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Lincecum needs change, not changeup
San Francisco Giants right-hander Tim Lincecum was 24 when he won his first National League Cy Young Award, symbolic of his status as the best pitcher in the league, and 25 when he picked up his second piece of Cy Young hardware.
Now, with his 28th birthday coming on Friday, the baseball world is waiting to find out just how good a pitcher Lincecum really is.
Giants fans are starting to freak out about The Freak. He ain’t what he used to be. Not even close.
After Sunday's loss to the Texas Rangers, Lincecum is 2-7 with a 6.00 ERA, and the Giants are winless in his four no-decisions. That’s 11 losses for the Giants in Lincecum’s first 14 starts this season.
That’s not the way the Giants drew up the game plan during the offseason. After Lincecum rejected a five-year, $100 million contract that would have bought out his first three years of free agency, the two sides settled on a two-year, $40.5 million deal that takes Lincecum to free agency in the fall of 2013.
Right now, that’s a $59.5 million windfall for the Giants. They certainly haven’t gotten their money’s worth out of the right-hander so far this year, but at least they don’t have that extra three years of guaranteed money hanging over their heads.
Obviously, this isn’t what Lincecum had in mind, either, when he and agent Rick Thurman blew off the five-year proposal, anxious to find out just how out of whack the bidding might get when Lincecum becomes a free agent.
What has transpired since Opening Day, however, gives every indication that there’s going to be a major market correction between what folks thought Lincecum might command as a free agent and what the offers may actually be.
Give Lincecum credit. He’s not trying to find a feel-good spin about this what’s happening.
"I’ve always been a thinker," he told the media after a May 20 loss to the Oakland Athletics in which he gave up four runs in four innings. "Sometimes, it can be too much. You try to come back to the chalkboard and figure out all these things you’ve done, or are doing, and how you got out of 'em and what you were thinking about when you were doing 'em (well).
"Sometimes it’s easier just to go, 'Hey, it’s simple, stupid,' and go out and play like you're an idiot. I think that’s kind of where I was in my earlier days, where I was just kind of arrogant. I gotta get that back a little bit."
So far, not so good. His next three starts, Lincecum gave up 11 earned runs in 18-2/3 innings. The Giants lost all three.
It’s not that Lincecum is in some never-never land. Scouts have dissected his every move. To simplify things, the word is that Lincecum has reached a turning point in his career, if he wants to keep on pitching and get back to winning.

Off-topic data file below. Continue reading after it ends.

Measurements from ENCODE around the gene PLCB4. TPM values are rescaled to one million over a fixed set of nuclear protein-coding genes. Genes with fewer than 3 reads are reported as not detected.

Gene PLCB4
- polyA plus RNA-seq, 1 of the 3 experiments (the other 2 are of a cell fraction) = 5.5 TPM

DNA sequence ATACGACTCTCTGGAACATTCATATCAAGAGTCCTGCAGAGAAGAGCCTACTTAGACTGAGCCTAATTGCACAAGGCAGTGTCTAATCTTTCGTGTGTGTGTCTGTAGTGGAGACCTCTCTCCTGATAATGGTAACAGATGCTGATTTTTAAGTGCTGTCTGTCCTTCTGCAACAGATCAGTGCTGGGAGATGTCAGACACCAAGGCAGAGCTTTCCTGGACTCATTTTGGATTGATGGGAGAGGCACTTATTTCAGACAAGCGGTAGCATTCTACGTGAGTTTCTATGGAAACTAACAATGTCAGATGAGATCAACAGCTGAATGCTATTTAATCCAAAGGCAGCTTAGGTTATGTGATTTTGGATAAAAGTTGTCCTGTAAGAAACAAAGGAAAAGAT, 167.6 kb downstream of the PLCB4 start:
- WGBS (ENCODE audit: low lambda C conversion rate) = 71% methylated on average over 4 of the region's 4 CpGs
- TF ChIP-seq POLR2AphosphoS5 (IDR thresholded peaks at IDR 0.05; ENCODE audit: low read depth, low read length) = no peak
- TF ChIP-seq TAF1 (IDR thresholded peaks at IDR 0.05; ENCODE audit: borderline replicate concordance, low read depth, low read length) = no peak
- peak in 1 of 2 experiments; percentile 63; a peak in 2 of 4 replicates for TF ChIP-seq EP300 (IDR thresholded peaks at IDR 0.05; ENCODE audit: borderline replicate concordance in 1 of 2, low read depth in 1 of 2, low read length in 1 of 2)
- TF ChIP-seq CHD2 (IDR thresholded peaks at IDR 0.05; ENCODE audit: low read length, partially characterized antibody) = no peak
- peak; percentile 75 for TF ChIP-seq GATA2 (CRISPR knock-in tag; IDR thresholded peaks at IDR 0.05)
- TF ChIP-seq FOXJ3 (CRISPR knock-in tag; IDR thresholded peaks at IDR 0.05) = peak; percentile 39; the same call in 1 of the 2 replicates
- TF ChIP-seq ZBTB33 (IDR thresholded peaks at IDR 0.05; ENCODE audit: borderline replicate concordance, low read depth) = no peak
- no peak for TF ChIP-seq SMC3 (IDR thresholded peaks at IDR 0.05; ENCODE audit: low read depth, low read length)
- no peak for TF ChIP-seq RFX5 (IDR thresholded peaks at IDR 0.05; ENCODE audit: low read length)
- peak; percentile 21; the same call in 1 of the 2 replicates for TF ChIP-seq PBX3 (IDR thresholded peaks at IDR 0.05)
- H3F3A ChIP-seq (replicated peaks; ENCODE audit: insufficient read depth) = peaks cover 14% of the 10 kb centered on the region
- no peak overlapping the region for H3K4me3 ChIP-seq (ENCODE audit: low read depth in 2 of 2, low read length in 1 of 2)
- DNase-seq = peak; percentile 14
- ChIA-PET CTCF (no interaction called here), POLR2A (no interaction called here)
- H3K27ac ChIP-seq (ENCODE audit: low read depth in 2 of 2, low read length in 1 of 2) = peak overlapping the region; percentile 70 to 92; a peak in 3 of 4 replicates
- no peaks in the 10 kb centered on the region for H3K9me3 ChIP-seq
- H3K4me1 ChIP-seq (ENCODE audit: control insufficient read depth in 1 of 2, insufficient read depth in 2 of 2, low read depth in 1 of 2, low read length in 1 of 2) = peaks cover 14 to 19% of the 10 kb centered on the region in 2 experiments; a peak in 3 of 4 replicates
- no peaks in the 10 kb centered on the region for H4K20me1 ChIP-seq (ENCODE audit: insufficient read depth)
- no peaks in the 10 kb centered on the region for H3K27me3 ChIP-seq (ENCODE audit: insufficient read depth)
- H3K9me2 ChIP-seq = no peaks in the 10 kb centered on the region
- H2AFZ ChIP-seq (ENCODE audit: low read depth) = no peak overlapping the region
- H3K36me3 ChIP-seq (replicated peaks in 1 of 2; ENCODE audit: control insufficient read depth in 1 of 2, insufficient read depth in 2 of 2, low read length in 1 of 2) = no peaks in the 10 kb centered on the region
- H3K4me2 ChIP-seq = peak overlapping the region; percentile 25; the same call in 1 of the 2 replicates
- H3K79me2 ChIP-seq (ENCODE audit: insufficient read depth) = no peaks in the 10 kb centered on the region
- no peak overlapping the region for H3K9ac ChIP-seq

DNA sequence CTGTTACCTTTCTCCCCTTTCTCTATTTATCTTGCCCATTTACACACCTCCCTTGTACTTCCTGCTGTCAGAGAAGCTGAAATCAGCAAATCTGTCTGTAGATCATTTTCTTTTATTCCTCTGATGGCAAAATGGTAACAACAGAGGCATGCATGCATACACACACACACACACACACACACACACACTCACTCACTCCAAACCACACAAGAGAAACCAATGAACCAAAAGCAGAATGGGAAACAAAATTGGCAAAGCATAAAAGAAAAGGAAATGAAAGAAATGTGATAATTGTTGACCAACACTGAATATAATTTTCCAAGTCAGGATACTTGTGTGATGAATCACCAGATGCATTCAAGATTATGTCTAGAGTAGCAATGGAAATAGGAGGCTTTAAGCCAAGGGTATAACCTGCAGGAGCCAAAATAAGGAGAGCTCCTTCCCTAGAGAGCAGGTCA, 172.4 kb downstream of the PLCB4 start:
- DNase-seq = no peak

He’s not the guy who threw a 97-mph fastball for the first pitch in his big-league debut back on May 6, 2007 against the Philadelphia Phillies. His fastball is more in the 90-, 91-mph range.
There’s no reason to think Lincecum is going to get that upper-90s velocity back. It’s more likely that after nearly five eye-opening seasons, the things that scouts feared about Lincecum, like his size (listed as a generous 5-foot-11), his whirlybird mechanics and his max-effort release finally caught up with him.
Although he doesn’t figure to be dominant anymore there’s no reason he can’t be good, if he wants to be. He has to end his love affair with that changeup, which is a nice pitch but not a Tom Glavine-like offering, and learn to command a fastball so he can get ahead in the count and then use his other pitches to supplement the heat.
Frank Tanana would kid that he threw in the 90s in the '70s, and in the 70s in the '90s. What he wasn’t joking about was that after undergoing arm surgery and seeing a definite velocity drop, Tanana found out that to be successful, he had to pitch pretty much the same when he was a soft-tosser as he did when he overpowered hitters.
Is Lincecum listening?
He might not be able to overpower hitters, but there’s no reason he can’t outpitch the opposition if he isn’t too stubborn to adjust.
He can’t be tentative. Hitters know what’s going on. They don’t whisper to one another when one of the dominant arms isn’t dominating anymore. They shout out the news, for all to hear.
"Almost every game has been the same, in terms of when he has a bad inning, it has escalated,’’ Giants pitching coach Dave Righetti told writers after that game in Oakland. "He is letting some things get to him that he shouldn’t. He should maintain his delivery and his pose and get outs, and he’s not doing that."
When he is in a jam now, Lincecum can’t simply power his way out of it. He has to work his way out. As Greg Maddux so often said, in a challenging situation the key to success is "try easier."
It’s about hitting locations, changing speeds and mixing up the pitch selection. The stats don’t lie.
In the first 12 starts of his previous four seasons, Lincecum averaged 5-1/2 victories, two losses, a 2.75 ERA, 3.2 walks per nine innings and 6.6 innings per start. The team was 8-4.
This year, not only is Lincecum 2-7 with a 6.00 ERA, but he’s averaging 4.7 walks per nine innings and working only 5-1/2 innings a start.
"There’s no secret formula," Righetti said.
The hitters already have started to spread the word. Now, it is up to Lincecum to shut them up.